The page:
Salamander experts concerned over deadly fungus’ U.S. prospects

By on November 18, 2014

100 percent of Eastern red-spotted newts exposed to the fungus in a laboratory died. (Credit: Michael Righi/CC BY 2.0)


The deadly fungus Batrachochytrium salamandrivorans is wiping out salamanders in parts of Europe. Researchers such as amphibian expert Karen Lips of the University of Maryland predict the fungus will soon come to America, according to a release from the university.

Various species of newt, a type of salamander, remain a popular aquarium pet worldwide. Lips believes globe-trotting newts will bring the disease to U.S. soil unless immediate action is taken.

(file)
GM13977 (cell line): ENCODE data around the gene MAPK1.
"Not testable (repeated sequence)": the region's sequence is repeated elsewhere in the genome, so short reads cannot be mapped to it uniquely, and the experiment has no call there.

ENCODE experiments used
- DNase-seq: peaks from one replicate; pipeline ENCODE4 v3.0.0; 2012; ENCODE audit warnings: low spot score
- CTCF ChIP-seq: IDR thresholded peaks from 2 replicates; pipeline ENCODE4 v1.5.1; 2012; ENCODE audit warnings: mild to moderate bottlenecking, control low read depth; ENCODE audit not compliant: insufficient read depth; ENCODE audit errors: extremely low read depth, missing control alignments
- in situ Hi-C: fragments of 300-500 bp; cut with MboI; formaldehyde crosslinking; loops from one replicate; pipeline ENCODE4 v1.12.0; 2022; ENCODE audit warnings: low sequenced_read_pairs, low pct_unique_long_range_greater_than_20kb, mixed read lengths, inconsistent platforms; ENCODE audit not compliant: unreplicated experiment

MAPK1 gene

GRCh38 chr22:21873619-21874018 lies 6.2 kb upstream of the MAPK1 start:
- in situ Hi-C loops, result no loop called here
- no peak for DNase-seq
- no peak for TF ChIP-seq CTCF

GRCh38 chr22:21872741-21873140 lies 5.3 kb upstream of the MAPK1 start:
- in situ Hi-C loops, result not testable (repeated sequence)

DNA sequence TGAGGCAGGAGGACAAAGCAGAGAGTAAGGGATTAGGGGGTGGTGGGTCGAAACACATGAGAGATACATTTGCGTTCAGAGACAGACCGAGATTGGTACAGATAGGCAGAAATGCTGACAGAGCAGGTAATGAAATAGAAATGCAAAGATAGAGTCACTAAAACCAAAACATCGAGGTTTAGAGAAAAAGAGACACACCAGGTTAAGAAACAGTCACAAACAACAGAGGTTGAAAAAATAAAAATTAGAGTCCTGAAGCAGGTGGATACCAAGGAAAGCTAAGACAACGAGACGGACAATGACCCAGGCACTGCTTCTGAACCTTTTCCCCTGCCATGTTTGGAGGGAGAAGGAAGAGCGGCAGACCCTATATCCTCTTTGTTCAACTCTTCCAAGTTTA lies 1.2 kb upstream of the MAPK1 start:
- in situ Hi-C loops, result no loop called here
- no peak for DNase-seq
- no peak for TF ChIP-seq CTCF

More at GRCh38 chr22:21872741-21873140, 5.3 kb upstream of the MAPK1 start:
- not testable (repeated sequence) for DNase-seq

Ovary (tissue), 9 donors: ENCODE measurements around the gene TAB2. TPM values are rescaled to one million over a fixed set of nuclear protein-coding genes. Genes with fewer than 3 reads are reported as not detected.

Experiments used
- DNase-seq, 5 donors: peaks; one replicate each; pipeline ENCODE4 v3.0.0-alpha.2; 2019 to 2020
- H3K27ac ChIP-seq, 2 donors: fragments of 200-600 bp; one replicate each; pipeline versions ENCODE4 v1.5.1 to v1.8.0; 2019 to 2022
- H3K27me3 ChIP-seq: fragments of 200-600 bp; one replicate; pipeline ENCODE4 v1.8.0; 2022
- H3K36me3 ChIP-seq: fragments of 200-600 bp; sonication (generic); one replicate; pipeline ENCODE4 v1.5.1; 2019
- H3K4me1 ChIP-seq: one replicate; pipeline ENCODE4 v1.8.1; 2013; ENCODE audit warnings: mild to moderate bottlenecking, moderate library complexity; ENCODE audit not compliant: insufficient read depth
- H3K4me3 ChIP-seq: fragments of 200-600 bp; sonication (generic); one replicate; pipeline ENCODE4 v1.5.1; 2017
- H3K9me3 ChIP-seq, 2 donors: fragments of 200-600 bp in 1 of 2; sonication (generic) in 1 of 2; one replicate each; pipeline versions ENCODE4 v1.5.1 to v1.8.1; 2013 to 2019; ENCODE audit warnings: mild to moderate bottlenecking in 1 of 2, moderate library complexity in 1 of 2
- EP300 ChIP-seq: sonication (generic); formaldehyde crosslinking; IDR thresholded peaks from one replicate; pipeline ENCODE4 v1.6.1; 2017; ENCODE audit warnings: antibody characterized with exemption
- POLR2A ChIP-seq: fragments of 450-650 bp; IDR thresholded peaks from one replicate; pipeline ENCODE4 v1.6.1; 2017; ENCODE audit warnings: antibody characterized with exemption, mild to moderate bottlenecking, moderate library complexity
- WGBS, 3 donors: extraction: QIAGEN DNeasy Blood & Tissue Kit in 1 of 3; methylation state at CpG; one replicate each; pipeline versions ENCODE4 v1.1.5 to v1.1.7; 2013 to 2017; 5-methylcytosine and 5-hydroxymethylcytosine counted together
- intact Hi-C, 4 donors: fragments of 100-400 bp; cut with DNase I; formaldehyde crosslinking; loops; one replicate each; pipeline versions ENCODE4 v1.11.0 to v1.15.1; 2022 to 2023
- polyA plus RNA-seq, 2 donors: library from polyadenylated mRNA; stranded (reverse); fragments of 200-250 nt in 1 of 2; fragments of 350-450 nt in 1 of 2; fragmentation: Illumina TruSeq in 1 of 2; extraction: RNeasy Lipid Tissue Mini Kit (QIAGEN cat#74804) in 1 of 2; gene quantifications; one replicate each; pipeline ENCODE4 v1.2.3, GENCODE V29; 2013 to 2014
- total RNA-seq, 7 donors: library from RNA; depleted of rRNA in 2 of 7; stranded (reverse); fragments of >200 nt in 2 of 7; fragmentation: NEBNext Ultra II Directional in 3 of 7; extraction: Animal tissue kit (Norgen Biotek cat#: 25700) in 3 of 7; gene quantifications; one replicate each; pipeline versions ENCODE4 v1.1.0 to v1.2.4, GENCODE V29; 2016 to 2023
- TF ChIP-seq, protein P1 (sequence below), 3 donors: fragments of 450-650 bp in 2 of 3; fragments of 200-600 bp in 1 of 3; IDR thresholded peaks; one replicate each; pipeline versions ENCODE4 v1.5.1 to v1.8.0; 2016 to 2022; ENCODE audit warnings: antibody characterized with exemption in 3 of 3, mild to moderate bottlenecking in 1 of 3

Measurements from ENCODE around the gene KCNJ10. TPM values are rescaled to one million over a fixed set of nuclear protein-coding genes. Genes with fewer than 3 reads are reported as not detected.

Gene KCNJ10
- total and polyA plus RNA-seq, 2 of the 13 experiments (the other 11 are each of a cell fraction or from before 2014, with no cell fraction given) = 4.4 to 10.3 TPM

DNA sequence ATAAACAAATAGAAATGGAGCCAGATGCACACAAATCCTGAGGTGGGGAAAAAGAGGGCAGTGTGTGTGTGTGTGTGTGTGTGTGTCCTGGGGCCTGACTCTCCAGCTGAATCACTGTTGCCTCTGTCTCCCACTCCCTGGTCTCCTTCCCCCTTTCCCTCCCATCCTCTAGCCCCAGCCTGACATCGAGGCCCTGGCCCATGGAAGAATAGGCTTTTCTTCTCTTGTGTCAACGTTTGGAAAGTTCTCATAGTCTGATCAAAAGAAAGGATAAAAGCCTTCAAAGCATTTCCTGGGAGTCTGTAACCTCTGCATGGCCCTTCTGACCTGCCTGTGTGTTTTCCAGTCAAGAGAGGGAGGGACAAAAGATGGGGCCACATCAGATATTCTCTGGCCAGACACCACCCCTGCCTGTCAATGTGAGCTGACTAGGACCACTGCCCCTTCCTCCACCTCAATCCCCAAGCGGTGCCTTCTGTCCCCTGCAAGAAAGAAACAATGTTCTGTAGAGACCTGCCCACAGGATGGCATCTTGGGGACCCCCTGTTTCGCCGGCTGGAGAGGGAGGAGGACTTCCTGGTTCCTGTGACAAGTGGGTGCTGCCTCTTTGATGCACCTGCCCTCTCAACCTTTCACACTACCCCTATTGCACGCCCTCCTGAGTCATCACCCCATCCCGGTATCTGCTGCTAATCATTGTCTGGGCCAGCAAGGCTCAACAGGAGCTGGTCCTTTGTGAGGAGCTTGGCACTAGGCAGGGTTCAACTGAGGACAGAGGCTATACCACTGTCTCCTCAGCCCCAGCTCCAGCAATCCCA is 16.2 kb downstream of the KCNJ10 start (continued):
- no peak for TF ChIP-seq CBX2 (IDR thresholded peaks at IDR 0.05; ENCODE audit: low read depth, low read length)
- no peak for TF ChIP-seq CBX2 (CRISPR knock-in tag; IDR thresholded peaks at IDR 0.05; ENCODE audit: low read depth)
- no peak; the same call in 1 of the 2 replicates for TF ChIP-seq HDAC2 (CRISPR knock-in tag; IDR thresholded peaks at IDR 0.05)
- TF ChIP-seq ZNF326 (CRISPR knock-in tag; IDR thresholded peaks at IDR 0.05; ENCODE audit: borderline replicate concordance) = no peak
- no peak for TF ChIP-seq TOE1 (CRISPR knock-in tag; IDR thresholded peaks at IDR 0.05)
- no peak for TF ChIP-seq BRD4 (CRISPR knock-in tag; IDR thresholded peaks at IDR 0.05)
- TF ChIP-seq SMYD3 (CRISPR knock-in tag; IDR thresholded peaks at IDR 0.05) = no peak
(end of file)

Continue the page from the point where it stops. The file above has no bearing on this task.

Current U.S. animal import regulations are not designed to protect native species, and Lips believes changing the regulations is the best way to protect U.S. salamanders. The mortality rate of salamanders infected with the fungus has reached 100 percent for some species, such as the Eastern red-spotted newt.

Image: 100 percent of Eastern red-spotted newts exposed to the fungus in a laboratory died. (Credit: Michael Righi/CC BY 2.0)

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